New venture aims to mine near-Earth asteroids


Joel Achenbach
Washington Post

April 25, 2012

Asteroids have made people nervous for several decades now, ever since scientists declared that a large object from space smashed into Earth 65 million years ago and put the kibosh on the Age of Dinosaurs. But now some entrepreneurs and tech tycoons are declaring that there’s money in those space rocks.

Untold thousands of asteroids the size of warehouses orbit the sun near Earth, and some of them are enticingly rich in water and precious metals. The water could be processed to create fuel depots for spaceships, not to mention beverages for astronauts. The metals, including platinum, could be mined and brought back to Earth.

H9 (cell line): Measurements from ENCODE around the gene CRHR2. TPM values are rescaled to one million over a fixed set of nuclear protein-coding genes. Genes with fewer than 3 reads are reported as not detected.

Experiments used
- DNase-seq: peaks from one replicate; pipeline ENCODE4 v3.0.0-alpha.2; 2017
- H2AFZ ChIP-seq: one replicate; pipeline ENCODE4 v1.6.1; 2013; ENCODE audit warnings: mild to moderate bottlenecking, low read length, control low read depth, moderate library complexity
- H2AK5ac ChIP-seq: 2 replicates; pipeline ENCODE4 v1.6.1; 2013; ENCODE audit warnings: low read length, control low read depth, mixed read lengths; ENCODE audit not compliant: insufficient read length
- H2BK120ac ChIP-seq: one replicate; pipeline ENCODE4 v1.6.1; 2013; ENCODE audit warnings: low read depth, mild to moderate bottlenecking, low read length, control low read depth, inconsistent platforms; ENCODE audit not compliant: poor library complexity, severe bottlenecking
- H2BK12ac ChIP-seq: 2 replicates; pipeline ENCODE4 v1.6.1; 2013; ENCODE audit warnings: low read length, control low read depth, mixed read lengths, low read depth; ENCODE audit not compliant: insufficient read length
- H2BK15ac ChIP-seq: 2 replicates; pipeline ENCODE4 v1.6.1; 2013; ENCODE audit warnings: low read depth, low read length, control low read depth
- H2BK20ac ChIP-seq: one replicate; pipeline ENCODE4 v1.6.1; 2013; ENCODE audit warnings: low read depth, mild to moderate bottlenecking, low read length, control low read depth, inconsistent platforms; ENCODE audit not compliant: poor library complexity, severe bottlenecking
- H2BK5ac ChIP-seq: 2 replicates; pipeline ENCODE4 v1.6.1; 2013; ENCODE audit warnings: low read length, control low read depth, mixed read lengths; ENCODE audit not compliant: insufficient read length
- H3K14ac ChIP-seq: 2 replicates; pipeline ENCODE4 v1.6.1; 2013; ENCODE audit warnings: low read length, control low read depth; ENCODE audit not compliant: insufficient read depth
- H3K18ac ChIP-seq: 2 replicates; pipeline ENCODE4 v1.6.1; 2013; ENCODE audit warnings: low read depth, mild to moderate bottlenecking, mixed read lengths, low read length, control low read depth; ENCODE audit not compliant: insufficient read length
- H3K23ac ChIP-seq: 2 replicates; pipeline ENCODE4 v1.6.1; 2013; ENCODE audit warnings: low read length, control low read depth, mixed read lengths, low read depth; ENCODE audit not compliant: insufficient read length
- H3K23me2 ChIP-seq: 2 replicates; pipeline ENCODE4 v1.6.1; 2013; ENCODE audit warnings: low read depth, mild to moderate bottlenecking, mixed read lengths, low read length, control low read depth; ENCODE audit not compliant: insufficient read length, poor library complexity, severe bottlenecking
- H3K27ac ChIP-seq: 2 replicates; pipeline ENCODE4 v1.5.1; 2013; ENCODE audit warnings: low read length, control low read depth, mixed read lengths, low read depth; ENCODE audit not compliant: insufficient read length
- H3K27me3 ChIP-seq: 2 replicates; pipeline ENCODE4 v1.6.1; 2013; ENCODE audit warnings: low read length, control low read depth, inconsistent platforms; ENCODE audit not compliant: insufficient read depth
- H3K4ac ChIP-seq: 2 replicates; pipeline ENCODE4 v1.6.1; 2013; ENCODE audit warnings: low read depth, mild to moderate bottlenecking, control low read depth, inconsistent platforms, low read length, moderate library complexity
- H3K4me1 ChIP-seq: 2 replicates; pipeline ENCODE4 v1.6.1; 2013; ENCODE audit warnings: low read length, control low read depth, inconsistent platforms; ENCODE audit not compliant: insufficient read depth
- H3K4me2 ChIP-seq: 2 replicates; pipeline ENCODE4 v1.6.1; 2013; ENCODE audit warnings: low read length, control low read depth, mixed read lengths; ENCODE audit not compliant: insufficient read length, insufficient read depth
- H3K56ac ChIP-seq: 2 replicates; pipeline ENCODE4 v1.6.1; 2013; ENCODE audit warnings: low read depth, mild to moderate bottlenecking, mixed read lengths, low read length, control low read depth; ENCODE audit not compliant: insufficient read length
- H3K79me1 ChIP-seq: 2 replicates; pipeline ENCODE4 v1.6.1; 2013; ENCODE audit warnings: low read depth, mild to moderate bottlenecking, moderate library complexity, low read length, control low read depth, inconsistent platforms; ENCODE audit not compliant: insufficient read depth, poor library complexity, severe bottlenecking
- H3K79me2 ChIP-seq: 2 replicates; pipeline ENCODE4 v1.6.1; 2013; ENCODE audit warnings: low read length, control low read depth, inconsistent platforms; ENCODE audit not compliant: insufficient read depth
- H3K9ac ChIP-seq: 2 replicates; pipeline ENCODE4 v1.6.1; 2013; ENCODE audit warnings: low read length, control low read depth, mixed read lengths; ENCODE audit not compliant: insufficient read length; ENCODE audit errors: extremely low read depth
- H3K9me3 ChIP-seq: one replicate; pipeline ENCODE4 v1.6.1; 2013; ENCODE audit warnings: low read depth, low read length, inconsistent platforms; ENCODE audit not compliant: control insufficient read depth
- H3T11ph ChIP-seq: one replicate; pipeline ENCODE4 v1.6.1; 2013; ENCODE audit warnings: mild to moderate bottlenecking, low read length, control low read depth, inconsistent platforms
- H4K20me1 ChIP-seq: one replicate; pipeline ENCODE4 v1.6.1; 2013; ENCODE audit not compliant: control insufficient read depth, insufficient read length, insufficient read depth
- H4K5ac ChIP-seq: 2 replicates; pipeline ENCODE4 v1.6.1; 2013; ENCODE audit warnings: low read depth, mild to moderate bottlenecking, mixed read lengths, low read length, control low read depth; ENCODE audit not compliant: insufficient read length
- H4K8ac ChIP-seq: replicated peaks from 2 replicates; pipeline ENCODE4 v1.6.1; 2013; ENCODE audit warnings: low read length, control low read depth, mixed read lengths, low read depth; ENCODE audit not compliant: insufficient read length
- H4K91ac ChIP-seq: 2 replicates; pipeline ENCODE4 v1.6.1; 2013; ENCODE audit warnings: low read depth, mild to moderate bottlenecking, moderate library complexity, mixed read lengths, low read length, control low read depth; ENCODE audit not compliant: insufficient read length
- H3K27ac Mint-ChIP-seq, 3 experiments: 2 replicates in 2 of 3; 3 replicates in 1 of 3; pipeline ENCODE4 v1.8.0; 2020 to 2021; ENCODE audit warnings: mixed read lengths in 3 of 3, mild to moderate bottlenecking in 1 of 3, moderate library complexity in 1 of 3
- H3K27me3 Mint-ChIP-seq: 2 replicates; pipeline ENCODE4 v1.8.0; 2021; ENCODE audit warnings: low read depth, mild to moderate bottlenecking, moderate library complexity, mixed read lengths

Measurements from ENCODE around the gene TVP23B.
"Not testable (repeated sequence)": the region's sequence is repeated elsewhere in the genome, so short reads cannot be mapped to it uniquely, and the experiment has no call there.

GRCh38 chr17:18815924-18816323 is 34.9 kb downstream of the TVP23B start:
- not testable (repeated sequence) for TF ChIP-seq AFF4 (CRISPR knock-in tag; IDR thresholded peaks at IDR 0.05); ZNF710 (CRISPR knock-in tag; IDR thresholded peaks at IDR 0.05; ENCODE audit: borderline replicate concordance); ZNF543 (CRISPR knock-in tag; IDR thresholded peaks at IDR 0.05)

It’s a big idea whose time has come, at least on the West Coast. The entrepreneurs unveiled their plan at a Tuesday news conference at the Museum of Flight in Seattle.

“This is directly in line with every major exploration that ­humanity has done,” space visionary Peter Diamandis said in an interview earlier in the day. “It is in line with Magellan, and Columbus, all the great explorers in the 1400s and 1500s, crossing the Atlantic and looking for resources.”

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